co-authored with Jacques Mistral (Paris: Presses universitaires de France,
1983), La théorie de la régulation: une analyse critique (Paris, La Découverte,
1986), After Fordism, co-authored with Jean-Pierre Durand (London and
Basingstoke, Macmillan, 1997), La théorie de la régulation. Les fondamentaux (Paris, La Découverte, 2004), Une théorie du capitalisme est-elle possible? (Paris, Odile Jacob, 2004), Les financiers détruiront-ils le capitalisme?
(Paris, Économica, 2011), Économie politique des capitalismes. Théorie de la
régulation et des crises (Paris, La Découverte, 2015). He also co-edited (with
J. Rogers Hollingsworth) Contemporary Capitalism: The Embeddedness of
Institutions (Cambridge, Cambridge University Press, 1998); with Michel
Freyssenet, Les modèles productifs (Paris, La découverte, 2000); and with Yves
Saillard, Regulation Theory: The State of the Art (London, Routledge, 2002).
Ivano Cardinale is Lecturer in Economics at Goldsmiths, University of
London, and Life Member of Clare Hall, Cambridge. He was previously
a Research Fellow (Mead Fellow in Economics) at Emmanuel College,
Cambridge. He was the founding principal convener of the Cambridge
Seminar in Political Economy at Emmanuel College, Cambridge. His
research deals with foundational issues at the interface between economics,
political economy, and social theory. He uses models of structural economic


xvi    
Notes on Contributors

analysis to question received results of micro and macroeconomics. He also
uses such models in a political economy setting, to unveil largely unexplored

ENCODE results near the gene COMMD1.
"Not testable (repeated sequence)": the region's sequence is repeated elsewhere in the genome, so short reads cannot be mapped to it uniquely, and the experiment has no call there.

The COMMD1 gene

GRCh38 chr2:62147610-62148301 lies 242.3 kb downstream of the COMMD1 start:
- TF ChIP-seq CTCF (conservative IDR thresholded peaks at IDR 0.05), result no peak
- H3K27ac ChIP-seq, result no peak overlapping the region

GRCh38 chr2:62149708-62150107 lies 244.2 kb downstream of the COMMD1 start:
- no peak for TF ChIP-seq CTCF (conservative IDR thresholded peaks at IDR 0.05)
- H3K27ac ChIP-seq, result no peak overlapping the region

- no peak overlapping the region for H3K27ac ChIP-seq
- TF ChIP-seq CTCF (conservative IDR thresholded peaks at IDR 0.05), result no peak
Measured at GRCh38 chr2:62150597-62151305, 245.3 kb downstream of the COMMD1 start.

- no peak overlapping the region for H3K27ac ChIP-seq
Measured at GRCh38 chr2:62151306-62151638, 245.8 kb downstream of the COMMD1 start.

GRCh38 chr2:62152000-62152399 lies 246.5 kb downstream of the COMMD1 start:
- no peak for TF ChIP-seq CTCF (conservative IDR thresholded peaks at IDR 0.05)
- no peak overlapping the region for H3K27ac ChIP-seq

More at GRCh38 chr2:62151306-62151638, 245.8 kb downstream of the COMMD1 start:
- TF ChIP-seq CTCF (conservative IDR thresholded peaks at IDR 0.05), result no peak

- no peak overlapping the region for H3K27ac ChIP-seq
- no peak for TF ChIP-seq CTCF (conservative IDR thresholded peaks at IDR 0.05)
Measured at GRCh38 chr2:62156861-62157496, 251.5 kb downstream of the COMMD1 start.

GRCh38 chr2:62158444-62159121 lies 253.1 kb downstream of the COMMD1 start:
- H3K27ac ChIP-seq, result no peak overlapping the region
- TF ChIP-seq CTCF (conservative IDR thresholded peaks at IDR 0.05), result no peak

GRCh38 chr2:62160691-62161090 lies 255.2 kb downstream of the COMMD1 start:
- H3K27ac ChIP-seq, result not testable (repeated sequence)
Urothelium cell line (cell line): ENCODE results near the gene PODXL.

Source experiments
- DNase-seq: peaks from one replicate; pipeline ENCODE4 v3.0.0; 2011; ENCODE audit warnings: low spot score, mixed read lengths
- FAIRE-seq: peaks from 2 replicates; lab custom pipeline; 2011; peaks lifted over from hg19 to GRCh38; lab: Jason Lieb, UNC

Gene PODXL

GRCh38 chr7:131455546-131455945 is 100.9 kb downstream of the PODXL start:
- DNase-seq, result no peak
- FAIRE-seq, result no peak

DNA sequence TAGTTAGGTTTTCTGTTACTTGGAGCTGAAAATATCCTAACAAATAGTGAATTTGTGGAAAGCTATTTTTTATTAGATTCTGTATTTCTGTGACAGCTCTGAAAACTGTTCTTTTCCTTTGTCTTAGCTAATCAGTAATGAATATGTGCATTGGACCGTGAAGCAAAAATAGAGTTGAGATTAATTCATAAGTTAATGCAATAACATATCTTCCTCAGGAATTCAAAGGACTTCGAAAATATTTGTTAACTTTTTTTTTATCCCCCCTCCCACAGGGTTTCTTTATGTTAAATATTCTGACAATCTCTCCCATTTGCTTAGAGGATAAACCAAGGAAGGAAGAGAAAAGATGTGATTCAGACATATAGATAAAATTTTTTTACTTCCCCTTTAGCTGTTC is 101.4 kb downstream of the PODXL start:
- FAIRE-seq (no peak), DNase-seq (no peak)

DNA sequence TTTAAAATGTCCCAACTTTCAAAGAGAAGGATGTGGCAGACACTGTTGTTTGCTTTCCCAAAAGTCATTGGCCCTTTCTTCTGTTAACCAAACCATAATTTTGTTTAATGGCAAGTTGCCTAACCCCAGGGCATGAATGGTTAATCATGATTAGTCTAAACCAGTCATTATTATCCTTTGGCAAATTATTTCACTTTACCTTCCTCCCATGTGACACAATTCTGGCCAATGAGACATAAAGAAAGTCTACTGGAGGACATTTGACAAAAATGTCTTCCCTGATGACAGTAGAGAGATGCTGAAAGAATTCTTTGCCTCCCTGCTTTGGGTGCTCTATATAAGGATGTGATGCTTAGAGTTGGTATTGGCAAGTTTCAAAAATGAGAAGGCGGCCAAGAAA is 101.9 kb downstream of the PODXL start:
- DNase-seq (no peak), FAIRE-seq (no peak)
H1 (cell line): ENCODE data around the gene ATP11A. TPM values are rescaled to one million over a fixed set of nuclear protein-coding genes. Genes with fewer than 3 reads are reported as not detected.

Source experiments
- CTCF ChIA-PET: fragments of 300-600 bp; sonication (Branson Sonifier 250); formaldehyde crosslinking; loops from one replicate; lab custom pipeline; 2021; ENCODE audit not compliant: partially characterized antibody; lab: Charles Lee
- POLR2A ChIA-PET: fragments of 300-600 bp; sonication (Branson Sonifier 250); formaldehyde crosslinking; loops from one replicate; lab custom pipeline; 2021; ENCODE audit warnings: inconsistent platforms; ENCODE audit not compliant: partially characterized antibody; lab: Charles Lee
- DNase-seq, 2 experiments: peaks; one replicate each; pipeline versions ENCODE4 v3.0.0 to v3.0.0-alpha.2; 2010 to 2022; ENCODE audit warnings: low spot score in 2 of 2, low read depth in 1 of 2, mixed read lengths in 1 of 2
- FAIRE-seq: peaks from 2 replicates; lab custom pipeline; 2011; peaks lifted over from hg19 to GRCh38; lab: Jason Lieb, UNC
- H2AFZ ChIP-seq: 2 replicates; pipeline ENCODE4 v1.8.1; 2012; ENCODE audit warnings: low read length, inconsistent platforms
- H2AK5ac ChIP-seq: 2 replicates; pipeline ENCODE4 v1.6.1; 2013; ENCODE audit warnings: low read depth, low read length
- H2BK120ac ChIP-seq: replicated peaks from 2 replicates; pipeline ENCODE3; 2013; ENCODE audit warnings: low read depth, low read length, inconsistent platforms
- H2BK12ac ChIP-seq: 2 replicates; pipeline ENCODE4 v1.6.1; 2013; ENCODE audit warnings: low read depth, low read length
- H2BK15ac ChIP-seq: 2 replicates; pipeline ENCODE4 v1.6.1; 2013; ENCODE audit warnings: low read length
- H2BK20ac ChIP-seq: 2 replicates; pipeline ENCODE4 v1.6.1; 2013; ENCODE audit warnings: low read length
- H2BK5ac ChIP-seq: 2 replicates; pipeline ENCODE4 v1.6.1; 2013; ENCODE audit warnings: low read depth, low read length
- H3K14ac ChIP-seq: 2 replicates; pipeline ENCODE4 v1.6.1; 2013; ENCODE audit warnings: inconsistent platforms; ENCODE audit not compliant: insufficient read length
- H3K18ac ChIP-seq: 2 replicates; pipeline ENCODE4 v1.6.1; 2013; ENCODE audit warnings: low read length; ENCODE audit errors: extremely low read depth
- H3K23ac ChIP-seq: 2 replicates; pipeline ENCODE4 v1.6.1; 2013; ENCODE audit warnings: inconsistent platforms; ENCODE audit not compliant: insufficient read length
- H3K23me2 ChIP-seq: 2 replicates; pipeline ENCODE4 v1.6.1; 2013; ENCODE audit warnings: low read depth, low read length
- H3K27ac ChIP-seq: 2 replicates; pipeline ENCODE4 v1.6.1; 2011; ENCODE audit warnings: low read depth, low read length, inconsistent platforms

conflicts of interest—and possibilities for cooperation—between actors at
different levels of aggregation (such as social groups and industrial sectors).
His research in social theory has been devoted to developing a theory of how
agency and structure interact within human action. These research lines
are part of a broader programme—“Structural Political Economy”—which
explores how social and economic structures interact with actors’ decisions
in shaping the structure of economic interests, their political representation, and the political economy paths open to societies. He is also interested
in the comparative analysis of economic theories, He has published several research papers, including ‘Structural Liquidity’, co-authored with R.
Scazzieri (Structural Change and Economic Dynamics, 2016), ‘Exploring
Sectoral Conflicts of Interests in the Eurozone: A Structural Political
Economy Approach’, co-authored with M. Landesmann (WIIW Essays and
Occasional Papers, 2016) and ‘Beyond Constraining and Enabling: Toward
New Microfoundations for Institutional Theory’ (Academy of Management